Morality or the Egg
Nawww doesn't it make you just want to hug a fluffy toy? The cutest little penguin ever washed up on the shores of New Zealand a few months ago and melted the insides of the nation. This poor flightless bird, nicknamed Happy Feet, had no idea where it had turned up. It nommed on sand and rocks by accident, causing serious health risks that needed vet attention. After all the horrific earthquakes where lives were lost, limbs amputated and buildings destroyed, New Zealand pooled together $30 000 dollars to save this stray bird. What the ef man?!
I'm actually okay with overall outcome of the publicised surgery of a single irrelevant animal. Optimism, collaboration and setting an example of caring for nature are all good things. The moral justification given by our Kiwi mates is that the fundraising generated great publicity for the country and the Wellington Zoo in particular. In the long run the money serves as an investment for the zoo and local wildlife care. This may be the ultimate result of the fanfare but I don't believe it was the original motivation behind it.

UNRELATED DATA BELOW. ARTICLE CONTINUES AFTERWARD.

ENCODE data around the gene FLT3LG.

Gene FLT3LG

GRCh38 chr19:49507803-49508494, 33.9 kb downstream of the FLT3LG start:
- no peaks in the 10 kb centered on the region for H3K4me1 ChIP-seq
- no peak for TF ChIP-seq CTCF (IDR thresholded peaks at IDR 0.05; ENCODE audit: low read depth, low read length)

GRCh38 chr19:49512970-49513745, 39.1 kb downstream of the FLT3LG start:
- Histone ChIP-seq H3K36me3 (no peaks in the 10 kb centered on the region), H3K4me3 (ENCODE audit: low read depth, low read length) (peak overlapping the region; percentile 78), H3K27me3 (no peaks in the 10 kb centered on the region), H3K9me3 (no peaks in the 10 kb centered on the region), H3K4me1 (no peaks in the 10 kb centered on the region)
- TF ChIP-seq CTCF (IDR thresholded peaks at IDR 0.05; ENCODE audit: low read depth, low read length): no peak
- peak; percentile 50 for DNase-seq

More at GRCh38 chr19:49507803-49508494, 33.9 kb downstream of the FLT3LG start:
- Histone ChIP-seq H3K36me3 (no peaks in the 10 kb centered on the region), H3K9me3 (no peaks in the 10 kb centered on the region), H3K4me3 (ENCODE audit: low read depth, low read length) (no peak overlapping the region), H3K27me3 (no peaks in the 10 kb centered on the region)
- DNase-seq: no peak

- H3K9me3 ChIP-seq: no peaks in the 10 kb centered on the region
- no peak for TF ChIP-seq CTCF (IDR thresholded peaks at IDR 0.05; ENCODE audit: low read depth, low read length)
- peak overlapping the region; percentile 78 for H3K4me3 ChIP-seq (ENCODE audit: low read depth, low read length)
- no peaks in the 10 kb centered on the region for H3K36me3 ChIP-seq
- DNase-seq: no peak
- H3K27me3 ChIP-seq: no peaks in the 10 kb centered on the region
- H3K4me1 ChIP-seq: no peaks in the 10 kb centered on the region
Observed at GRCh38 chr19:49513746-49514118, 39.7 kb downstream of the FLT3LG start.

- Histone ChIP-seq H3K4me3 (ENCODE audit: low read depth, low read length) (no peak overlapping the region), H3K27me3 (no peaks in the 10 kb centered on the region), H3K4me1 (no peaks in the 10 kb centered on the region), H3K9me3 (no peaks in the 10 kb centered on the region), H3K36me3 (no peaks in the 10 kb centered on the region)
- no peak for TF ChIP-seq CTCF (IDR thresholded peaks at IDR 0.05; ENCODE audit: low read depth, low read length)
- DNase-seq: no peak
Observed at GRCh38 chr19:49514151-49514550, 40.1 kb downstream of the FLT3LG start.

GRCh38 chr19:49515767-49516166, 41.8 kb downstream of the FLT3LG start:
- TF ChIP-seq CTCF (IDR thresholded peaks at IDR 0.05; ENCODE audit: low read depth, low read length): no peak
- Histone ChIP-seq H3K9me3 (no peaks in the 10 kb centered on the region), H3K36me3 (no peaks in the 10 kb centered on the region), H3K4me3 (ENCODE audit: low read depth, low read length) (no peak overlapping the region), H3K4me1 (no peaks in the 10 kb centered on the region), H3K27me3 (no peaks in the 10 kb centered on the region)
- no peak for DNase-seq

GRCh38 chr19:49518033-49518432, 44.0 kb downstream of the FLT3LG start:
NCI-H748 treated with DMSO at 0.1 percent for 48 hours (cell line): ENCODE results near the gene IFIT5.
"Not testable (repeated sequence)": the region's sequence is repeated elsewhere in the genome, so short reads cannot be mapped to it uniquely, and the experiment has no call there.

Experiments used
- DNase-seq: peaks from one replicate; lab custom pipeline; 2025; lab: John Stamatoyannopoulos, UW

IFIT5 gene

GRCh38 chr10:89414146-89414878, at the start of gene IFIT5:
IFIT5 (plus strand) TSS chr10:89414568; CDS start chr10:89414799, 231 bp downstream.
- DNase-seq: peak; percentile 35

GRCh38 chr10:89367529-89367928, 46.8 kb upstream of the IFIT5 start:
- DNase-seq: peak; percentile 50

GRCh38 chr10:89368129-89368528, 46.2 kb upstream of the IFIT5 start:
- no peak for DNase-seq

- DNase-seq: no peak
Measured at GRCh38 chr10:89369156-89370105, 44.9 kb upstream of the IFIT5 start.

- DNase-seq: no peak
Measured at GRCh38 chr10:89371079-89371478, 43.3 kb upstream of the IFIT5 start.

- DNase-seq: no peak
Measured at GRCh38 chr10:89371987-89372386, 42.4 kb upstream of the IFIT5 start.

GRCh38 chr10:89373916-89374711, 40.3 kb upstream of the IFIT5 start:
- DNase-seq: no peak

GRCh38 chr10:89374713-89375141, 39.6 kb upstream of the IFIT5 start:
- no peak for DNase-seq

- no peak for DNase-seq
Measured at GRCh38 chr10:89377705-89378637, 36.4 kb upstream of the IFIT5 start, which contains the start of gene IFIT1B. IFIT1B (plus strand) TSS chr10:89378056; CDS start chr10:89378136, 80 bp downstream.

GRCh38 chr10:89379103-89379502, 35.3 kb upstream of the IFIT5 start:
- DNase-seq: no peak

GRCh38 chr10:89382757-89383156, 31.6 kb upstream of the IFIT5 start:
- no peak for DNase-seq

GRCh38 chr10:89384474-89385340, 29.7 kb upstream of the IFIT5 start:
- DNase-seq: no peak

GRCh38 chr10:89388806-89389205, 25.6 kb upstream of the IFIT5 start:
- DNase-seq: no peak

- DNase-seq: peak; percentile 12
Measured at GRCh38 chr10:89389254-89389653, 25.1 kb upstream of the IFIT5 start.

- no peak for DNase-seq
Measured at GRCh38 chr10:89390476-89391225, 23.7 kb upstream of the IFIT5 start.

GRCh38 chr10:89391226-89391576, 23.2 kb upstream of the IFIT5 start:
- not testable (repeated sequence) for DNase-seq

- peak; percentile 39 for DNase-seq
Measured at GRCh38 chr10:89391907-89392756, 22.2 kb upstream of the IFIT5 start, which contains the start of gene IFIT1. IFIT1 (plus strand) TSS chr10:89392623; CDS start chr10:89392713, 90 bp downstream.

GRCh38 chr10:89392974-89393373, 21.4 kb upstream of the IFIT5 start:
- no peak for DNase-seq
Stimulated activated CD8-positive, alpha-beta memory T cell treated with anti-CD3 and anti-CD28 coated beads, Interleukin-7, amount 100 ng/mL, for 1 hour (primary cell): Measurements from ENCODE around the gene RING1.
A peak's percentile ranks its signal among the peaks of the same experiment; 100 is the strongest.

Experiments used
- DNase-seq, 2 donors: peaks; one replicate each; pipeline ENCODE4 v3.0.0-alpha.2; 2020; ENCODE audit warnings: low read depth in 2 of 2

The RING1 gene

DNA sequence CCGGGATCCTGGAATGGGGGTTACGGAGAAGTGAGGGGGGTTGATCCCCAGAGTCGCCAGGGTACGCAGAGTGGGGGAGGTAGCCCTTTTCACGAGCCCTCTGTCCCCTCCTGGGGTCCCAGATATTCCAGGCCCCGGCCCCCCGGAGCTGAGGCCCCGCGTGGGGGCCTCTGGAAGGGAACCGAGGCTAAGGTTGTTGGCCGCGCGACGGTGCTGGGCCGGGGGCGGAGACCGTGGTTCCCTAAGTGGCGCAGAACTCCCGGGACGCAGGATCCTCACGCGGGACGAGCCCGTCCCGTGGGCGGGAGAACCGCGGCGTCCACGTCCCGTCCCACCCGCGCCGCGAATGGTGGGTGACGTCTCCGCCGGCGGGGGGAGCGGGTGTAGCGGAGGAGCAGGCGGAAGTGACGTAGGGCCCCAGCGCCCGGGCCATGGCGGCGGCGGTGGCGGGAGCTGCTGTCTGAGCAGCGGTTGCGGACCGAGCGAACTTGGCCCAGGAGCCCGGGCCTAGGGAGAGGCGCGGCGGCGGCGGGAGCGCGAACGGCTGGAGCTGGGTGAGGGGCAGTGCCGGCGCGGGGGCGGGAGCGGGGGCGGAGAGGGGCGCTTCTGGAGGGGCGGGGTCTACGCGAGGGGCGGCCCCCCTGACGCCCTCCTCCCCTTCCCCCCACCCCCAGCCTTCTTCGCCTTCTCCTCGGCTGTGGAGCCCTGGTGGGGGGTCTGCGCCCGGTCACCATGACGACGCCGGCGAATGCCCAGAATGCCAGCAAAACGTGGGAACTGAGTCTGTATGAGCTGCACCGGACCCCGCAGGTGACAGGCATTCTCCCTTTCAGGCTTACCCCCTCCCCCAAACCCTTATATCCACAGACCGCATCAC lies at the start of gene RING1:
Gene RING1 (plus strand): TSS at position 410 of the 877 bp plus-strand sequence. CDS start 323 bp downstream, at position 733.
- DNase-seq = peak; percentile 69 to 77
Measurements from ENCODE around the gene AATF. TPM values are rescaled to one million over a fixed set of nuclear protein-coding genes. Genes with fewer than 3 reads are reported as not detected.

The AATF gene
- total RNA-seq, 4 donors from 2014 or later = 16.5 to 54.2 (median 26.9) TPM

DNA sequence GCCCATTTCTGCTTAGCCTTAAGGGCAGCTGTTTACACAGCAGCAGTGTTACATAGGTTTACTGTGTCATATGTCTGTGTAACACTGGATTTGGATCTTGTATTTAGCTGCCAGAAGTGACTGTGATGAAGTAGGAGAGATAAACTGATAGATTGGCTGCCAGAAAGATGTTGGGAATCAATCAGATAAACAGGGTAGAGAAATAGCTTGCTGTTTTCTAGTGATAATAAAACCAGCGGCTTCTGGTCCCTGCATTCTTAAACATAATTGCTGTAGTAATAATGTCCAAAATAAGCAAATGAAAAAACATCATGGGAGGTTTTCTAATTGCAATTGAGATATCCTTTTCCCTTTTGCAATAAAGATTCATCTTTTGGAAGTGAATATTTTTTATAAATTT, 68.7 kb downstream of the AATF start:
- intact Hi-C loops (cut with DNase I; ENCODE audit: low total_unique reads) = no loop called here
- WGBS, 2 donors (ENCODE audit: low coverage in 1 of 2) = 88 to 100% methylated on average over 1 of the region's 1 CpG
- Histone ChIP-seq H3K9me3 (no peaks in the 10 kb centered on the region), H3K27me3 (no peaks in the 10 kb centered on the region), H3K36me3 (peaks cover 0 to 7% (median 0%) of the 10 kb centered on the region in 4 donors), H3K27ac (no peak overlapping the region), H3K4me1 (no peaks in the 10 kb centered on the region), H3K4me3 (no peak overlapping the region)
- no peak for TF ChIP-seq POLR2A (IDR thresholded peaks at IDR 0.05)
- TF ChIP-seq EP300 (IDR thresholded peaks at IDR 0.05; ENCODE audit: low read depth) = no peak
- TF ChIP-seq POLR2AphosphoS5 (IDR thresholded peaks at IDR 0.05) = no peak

Our charitable actions are at large influenced by our feelings. In a past column I discussed the idea that moral obligation should be determined by objective means. It would be ideal if we could calculate how much time and effort to contribute to a cause using a mathematical morality formula. The reality is that we let our emotional compulsions moderate our decision making. This is why charities like World Vision Australia and UNISEF always show you a child named Sabaya or something when asking for donations. Their websites are plastered with images of innocent beings in need of help, coupled with accounts of their personal stories.
Personifying the issue makes it easier for us to empathise and want to contribute. A less affective approach would be to just reel of statistics about poverty in an attempt to appeal to rationality. Yet bleak numbers just aren't as evocative as a cute face and a foreign name.
What I'm getting as is that the citizens of New Zealand were just subjected to an accidental charity technique. If a general 'Save the Penguins' campaign had taken place three months ago in Wellington, psychological knowledge would say it wouldn't have raised as much money as our little mate Happy Feet. At least not in the same time.
So perhaps the decision people made to donate to the wet bird was indeed intended to boost national wildlife publicity in the long term. Yet I can't help but suspect that the true motivation, especially during a time of crisis, was a blind emotional one.
Either way, penguins are cute. Yay.